The Case For and Against Emotional Support Animals in Rental Properties


Having a pet has proved to be highly beneficial. Not only for the owners but also the landlords as well. Since it is often difficult to find a rental property where pets are allowed, pet owners are willing to pay an extra fee to accommodate their animals.

However, this also comes with a set of rules governing the number of pets, the sizes, and how they behave on the property’s premises. Policies requiring pets to be leashed in public places and cleaning up after your dog are universal etiquette when you own a pet. You would also be held liable for any damage caused by your pet in your rental house or apartment. 

For landlords and rental agencies, allowing a pet in the houses is a profitable and effective marketing tool. That said, a majority of landlords prefer to keep their properties pet-free to limit any damage. 

Emotional Support Animals Putting Landlords in Difficulty 

As you would guess, afterall, it is your property, and you should be allowed to make the decision. Things are not that simple anymore. According to the Fair Housing Act, landlords are no longer permitted to implement a pet policy if the tenant has a service animal or an emotional support animal. In effect, one cannot refuse accommodations anymore based on their pet policies. 

This compels every rental provider to provide reasonable accommodations to tenants with disabilities, even if they have a no-pet policy. They should not impose a deposit or charge any additional fee for allowing pets.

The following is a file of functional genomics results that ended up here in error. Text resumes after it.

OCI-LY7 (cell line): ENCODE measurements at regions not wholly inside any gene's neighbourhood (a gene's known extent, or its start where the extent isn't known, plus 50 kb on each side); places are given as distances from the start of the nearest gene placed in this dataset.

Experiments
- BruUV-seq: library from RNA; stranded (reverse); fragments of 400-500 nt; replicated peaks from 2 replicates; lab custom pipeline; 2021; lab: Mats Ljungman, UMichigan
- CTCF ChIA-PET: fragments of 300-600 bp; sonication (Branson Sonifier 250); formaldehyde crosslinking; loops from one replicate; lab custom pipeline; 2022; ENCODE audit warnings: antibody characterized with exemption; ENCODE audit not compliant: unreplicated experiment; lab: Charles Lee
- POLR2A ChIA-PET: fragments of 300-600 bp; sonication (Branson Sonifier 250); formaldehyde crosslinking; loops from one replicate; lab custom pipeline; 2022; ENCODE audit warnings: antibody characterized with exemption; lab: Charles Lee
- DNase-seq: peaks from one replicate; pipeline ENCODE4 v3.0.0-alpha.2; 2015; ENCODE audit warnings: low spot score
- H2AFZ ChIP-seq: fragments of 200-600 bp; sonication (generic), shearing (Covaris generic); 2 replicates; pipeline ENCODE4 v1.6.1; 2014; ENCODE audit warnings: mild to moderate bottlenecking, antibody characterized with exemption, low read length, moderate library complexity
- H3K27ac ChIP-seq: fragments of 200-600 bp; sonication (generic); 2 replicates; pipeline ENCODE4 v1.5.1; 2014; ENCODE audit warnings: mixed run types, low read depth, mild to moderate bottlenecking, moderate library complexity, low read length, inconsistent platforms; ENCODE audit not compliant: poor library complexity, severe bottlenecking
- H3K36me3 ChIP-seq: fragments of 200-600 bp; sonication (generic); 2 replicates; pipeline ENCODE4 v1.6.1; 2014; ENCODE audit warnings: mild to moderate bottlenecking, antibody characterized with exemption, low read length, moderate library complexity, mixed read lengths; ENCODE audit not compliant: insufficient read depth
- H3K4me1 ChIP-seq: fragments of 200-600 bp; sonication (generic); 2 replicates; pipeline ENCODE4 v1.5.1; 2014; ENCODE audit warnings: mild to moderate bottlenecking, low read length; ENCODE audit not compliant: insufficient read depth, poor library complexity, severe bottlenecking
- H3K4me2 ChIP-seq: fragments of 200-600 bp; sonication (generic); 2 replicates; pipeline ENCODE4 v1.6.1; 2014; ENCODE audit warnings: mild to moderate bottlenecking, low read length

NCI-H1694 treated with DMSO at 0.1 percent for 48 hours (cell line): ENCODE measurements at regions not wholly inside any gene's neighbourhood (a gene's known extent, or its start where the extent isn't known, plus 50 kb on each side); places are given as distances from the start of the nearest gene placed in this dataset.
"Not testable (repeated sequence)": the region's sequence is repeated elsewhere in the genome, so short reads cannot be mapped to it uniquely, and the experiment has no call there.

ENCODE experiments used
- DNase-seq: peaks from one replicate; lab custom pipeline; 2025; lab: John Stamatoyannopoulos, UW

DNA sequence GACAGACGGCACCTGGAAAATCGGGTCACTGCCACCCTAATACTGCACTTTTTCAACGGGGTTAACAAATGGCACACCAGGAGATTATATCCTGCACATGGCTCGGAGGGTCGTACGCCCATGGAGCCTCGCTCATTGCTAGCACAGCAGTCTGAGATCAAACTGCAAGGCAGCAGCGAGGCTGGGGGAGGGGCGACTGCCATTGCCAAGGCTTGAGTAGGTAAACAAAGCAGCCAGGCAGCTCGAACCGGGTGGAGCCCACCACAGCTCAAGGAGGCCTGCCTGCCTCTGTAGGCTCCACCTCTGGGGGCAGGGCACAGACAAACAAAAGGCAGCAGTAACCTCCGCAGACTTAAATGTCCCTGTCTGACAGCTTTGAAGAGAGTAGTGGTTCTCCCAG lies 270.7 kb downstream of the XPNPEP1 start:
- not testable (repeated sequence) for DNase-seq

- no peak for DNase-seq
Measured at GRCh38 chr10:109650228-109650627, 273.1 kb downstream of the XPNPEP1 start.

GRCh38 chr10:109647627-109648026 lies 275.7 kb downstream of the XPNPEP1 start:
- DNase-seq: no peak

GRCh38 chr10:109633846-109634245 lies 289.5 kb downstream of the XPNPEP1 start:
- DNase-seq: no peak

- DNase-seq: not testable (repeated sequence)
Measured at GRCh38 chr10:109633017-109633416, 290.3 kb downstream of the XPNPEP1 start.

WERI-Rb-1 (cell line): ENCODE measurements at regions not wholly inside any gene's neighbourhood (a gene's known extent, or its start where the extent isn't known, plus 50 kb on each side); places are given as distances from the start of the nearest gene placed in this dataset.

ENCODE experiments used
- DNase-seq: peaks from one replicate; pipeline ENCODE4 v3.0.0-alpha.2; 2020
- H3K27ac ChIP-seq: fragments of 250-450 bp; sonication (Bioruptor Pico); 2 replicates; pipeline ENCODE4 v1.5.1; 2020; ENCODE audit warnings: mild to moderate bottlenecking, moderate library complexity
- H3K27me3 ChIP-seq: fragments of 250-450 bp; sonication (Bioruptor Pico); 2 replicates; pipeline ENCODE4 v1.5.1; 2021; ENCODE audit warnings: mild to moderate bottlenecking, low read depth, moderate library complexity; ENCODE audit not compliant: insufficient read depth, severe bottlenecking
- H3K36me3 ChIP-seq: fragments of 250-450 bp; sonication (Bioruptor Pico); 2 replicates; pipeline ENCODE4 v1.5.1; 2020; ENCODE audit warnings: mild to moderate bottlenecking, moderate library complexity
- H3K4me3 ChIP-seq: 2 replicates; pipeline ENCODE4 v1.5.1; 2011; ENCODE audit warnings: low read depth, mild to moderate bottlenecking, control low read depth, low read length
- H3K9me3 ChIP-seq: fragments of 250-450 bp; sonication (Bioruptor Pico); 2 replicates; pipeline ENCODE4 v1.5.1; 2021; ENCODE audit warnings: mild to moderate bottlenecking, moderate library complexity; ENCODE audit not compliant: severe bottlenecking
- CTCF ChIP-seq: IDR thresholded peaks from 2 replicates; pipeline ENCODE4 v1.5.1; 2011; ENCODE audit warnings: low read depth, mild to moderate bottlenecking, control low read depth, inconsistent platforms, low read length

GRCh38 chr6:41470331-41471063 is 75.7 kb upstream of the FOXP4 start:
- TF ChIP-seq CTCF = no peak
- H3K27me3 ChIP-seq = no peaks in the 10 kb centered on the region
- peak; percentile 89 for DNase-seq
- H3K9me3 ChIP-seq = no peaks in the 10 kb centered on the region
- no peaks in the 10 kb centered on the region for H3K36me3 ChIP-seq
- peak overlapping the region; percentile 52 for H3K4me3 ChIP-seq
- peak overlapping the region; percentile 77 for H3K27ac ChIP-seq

Which Animals can be Emotional Support Animals 

The reason to have an emotional support animal is for emotional comfort. Any animal could fall into this category, given that you have a prescribed letter. Those who need an ESA only needs to find a top rated ESA letter provider, who is a licensed practitioner who can evaluate your mental disability and recommend you an emotional support animal/ 

For those struggling with mental challenges such as anxiety, panic attacks, or depression, these animals have proved to be extremely helpful in mitigating the symptoms. If an individual has such a condition that is not apparent, a landlord cannot ask questions regarding their disability. All they can ask is whether they have a disability and what kind of assistance the animal provides. 

Fraudulent ESA Letters

Considering that having an ESA letter can easily open doors for you, there is a rising issue of people taking advantage of the system. Today, it is easier than ever to go online and get an ESA letter even without consulting any healthcare professional. You will get the ESA letter by mail, and it will get you access to pet-free houses and travel on flights with your pet animals. 

To combat the ESA abuses, several states are coming up with newly revised policies. Florida recently changed their law confirming that any document acquired online will not be sufficient by itself to get your pet qualified as an ESA. Moreover, you will also be held liable for any damages caused on the premises or to others. 

While the Fair Housing Act intends to ensure accessibility to disabled people, unfortunately, there is a bad reputation around emotional support animals. This adversely affects anyone with a genuine need. What landlords can do is to be informed of their rights and be aware of how to handle such requests. 

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